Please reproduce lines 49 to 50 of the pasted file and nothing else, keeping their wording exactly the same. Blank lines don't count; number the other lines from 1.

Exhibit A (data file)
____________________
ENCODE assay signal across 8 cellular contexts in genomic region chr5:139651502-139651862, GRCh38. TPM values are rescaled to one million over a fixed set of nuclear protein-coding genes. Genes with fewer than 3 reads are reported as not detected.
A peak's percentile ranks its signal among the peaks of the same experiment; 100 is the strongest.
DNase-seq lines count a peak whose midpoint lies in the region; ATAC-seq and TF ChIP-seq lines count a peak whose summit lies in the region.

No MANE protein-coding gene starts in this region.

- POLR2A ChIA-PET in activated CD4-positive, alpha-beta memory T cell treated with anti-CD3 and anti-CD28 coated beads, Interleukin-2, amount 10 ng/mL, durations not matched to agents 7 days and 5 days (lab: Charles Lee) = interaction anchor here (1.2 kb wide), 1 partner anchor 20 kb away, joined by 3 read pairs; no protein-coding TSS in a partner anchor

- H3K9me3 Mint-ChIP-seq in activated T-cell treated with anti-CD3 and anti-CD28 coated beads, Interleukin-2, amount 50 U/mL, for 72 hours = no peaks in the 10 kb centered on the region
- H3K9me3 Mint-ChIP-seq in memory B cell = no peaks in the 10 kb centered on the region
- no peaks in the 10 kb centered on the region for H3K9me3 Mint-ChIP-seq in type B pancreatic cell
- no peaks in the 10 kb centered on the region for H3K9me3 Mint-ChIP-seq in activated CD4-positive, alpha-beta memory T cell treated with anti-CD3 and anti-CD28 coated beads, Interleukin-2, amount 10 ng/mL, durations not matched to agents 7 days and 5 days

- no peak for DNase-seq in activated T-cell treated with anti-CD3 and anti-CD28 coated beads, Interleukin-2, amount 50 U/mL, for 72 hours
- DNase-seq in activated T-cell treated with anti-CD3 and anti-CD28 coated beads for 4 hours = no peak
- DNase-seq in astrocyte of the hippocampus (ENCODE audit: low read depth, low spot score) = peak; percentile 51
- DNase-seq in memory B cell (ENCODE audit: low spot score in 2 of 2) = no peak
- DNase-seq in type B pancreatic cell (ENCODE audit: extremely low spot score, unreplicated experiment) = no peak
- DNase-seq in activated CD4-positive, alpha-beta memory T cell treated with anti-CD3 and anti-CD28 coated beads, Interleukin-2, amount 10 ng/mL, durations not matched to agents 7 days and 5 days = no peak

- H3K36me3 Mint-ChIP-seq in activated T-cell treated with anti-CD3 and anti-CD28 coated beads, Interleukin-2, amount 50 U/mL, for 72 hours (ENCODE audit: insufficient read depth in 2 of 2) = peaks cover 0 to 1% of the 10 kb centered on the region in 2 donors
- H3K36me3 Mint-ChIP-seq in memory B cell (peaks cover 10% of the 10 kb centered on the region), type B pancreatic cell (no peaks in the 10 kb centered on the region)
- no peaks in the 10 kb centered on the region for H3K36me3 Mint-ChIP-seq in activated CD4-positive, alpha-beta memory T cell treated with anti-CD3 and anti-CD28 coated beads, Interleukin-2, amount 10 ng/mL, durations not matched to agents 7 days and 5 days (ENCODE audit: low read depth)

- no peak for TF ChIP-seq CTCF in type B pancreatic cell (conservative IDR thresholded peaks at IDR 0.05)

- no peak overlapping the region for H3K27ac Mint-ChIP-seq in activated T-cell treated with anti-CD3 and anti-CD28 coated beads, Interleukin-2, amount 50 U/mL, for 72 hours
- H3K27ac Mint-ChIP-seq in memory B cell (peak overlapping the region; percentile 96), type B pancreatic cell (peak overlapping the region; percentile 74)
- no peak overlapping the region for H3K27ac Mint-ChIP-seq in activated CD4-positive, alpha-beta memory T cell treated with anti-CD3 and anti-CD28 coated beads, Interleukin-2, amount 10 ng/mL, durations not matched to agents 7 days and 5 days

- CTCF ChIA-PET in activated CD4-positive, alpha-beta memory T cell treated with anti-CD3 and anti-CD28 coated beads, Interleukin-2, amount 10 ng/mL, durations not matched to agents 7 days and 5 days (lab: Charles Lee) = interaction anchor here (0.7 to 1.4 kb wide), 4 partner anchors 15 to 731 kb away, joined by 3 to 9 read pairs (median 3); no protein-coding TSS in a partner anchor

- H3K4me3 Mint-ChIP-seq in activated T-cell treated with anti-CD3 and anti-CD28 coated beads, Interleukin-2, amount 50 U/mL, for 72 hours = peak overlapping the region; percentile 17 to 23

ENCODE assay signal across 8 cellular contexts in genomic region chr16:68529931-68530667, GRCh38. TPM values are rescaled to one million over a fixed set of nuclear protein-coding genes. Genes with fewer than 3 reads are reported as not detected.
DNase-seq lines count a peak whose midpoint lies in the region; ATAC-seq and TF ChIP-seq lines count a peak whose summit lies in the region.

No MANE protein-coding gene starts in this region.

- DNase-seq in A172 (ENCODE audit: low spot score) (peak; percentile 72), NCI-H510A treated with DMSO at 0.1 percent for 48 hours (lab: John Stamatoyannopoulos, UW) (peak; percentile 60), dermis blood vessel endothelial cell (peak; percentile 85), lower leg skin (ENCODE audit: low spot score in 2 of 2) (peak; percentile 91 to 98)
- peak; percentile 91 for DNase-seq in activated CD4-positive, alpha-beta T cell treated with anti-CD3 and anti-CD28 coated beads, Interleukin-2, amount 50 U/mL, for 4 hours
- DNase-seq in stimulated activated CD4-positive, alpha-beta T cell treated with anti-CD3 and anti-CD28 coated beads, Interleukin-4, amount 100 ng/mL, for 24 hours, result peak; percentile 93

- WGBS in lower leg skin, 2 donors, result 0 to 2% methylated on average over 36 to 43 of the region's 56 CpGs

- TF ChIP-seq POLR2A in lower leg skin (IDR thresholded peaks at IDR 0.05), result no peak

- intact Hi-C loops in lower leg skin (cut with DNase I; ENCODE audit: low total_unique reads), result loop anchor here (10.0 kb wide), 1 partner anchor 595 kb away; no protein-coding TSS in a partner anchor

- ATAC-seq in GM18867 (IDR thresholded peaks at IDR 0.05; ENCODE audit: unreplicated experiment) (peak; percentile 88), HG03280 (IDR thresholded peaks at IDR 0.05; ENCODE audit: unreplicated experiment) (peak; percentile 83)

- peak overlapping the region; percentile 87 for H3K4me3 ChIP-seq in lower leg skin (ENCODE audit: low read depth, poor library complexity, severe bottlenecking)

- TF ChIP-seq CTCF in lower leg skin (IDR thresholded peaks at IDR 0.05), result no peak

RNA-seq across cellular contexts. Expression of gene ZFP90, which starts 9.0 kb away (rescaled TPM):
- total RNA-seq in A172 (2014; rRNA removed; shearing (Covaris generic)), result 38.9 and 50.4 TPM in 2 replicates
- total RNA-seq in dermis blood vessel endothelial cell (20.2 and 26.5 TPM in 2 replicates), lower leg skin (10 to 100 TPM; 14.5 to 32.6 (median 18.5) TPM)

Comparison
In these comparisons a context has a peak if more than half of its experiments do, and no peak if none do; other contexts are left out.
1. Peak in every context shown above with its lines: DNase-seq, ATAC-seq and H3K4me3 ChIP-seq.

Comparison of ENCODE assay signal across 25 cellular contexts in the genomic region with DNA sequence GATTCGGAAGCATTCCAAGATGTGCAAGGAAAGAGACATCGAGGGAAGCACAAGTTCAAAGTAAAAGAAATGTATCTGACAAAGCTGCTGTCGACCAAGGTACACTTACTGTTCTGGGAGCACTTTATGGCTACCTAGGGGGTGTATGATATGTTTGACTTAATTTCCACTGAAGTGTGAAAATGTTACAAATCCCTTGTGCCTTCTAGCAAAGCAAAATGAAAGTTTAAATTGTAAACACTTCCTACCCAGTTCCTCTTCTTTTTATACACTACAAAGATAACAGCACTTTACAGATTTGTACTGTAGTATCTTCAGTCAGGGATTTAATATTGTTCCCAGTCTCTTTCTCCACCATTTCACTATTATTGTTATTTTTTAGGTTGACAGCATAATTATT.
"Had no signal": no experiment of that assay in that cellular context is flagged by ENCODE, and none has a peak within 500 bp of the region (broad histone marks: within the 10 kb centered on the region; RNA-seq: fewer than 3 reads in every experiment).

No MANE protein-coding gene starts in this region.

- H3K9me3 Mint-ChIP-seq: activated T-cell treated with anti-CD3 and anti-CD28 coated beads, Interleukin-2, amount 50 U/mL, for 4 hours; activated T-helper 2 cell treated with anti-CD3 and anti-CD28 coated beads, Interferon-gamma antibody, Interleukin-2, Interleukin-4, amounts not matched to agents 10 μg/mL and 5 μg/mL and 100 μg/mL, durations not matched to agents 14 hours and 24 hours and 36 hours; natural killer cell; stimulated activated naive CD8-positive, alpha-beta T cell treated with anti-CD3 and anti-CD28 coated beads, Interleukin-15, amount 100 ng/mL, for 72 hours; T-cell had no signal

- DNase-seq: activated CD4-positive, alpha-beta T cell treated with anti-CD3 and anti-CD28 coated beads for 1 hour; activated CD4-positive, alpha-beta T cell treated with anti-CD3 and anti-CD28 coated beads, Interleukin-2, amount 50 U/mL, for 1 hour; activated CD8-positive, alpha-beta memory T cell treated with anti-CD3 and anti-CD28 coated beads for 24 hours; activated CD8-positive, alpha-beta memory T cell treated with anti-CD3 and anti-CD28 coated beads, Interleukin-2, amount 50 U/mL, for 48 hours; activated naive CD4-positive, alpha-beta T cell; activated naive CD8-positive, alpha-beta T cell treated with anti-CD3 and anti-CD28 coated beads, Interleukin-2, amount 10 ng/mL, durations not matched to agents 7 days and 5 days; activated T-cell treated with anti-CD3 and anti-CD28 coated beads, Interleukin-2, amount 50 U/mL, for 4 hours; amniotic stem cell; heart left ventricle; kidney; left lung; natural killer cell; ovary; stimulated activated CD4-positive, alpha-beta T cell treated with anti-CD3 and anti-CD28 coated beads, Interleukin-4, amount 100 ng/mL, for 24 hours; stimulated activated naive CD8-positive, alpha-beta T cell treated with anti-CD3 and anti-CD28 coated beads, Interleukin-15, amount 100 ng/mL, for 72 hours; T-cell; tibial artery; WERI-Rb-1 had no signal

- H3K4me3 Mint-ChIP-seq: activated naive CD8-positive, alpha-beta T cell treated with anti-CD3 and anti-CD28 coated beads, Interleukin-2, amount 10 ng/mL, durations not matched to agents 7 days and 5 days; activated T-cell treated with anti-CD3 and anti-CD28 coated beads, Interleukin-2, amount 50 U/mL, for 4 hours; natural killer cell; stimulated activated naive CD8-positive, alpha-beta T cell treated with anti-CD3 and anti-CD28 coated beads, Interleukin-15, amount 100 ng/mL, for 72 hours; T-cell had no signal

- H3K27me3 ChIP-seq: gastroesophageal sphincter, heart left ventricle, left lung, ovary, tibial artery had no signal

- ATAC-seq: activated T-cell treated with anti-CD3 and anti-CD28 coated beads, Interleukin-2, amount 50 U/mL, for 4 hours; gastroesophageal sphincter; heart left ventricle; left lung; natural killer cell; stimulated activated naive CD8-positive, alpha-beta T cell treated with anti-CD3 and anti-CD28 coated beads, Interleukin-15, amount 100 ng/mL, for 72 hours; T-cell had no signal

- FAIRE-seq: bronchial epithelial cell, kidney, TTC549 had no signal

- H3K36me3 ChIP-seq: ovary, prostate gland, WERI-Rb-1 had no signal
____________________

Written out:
- H3K27me3 ChIP-seq: gastroesophageal sphincter, heart left ventricle, left lung, ovary, tibial artery had no signal

- ATAC-seq: activated T-cell treated with anti-CD3 and anti-CD28 coated beads, Interleukin-2, amount 50 U/mL, for 4 hours; gastroesophageal sphincter; heart left ventricle; left lung; natural killer cell; stimulated activated naive CD8-positive, alpha-beta T cell treated with anti-CD3 and anti-CD28 coated beads, Interleukin-15, amount 100 ng/mL, for 72 hours; T-cell had no signal